|Funding for:||UK Students|
|Funding amount:||From £19,000 Home tuition fees and stipend (Year 1 - £19000; Year 2 - £20,000; Year 3 - £21,000).|
|Placed On:||3rd February 2023|
|Closes:||11th April 2023|
Funding amount: Home tuition fees & stipend (Year 1 - £19,000; Year 2 - £20,000; Year 3 - £21,000). Applicants with overseas fee status will need to fund the difference between Home and International tuition fees.
A PhD studentship (3 years) is available from October 2023 under the supervision of Professor Majid Hafezparast, Department of Neuroscience, School of Life Sciences, University of Sussex & Dr Johnathan Cooper-Knock, Department of Neuroscience, University of Sheffield.
Project Title: Investigating the oligogenic model of Amyotrophic Lateral Sclerosis (ALS; motor neuron disease, MND)
Applications are invited for a multidisciplinary PhD studentship funded by the Motor Neurone Disease Association to study the cumulative contribution of coinherited subthreshold amyotrophic lateral sclerosis (ALS) risk gene variants in the development of cellular hallmarks of ALS pathology. Successful candidate will be trained in cutting-edge bioinformatics and neurobiology techniques.
ALS is a fatal neurodegenerative disease affecting motor neurons in the central nervous system. Despite the discovery of some ALS-associated genes, ~85% of cases are not caused by mutations in a single gene making ALS typically a complex disease. ALS-associated genetic variants can exhibit variable penetrance (the frequency with which a genotype manifests itself in a given phenotype) with some carriers never developing the disease. Penetrance increases with age in ALS and the variability in penetrance can be caused by the presence of other genotypes, epigenetic factors, & lifestyle. It is therefore thought that the cause of non-familial cases of ALS has a significant genetic component, perhaps multiple uncommon variants with moderate effect size (oligogenic) or a large number of common variants (polygenic).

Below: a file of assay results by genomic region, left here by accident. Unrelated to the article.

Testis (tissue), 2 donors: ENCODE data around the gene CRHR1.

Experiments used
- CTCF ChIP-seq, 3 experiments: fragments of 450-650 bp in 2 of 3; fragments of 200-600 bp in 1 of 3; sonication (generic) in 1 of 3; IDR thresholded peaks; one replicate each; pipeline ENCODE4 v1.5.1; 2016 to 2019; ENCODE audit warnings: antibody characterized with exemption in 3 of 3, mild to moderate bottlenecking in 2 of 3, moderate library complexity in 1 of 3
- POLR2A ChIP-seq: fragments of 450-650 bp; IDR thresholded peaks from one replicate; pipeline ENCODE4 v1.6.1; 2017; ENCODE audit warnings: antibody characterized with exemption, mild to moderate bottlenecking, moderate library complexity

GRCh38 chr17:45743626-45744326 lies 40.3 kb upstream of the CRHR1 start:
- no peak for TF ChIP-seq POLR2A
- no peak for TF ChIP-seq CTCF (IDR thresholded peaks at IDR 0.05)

This project will test the oligogenic hypothesis of ALS onset by identifying subthreshold variants of ALS-associated proteins, focusing on those involved in autophagy, ubiquitin-proteasome system (UPS), & axonal transport to model & analyse their co-inheritance in motor neurons derived from CRISPR-Cas9 edited human induced pluripotent stem cells (iPSCs). By focusing on the autophagy/UPS/axonal transport proteostasis regulation axis, this project promises to potentially provide experimental evidence for the oligogenic model of ALS onset and a platform for the development of high throughput screening strategies to identify disease modifying drugs for treating ALS.
This multidisciplinary project will utilise methods at the forefront of human genome sequence analysis (bioinformatics) combined with CRISPR-Cas9 genome editing technology to create human iPSCs harbouring combinations of the subthreshold ALS-associated variants. These iPSC lines will then be differentiated into motor neurons & analysed for ALS pathology using a range of cellular & molecular neurobiology and advanced fluorescence microscopy techniques.
Applications are particularly welcomed from candidates with protected characteristics – e.g. from Black & other ethnic minorities – who are under-represented in postgraduate research at our institutions.
How to apply:
Please submit a formal application using the online admissions portal attaching a CV, degree transcripts & certificates, personal statement & two academic references.
On the application system select Programme of Study – PhD Neuroscience. Please state the project title under funding & the supervisor’s name where required.
Ideal candidates will have a strong background in cellular & molecular biology with additional experience of bioinformatics.
Eligible candidates will have recently received an MSc and/or a First or 2:1 BSc in a relevant subject.
Candidates for whom English is not their first language will require an IELTS score of 6.5 overall, with not less than 6.0 in any section.
For enquiries about the application process, contact Emma Chorley: email@example.com
For enquiries about the project, contact supervisors: Professor Majid Hafezparast (firstname.lastname@example.org) or Dr Johnathan Cooper-Knock (email@example.com).
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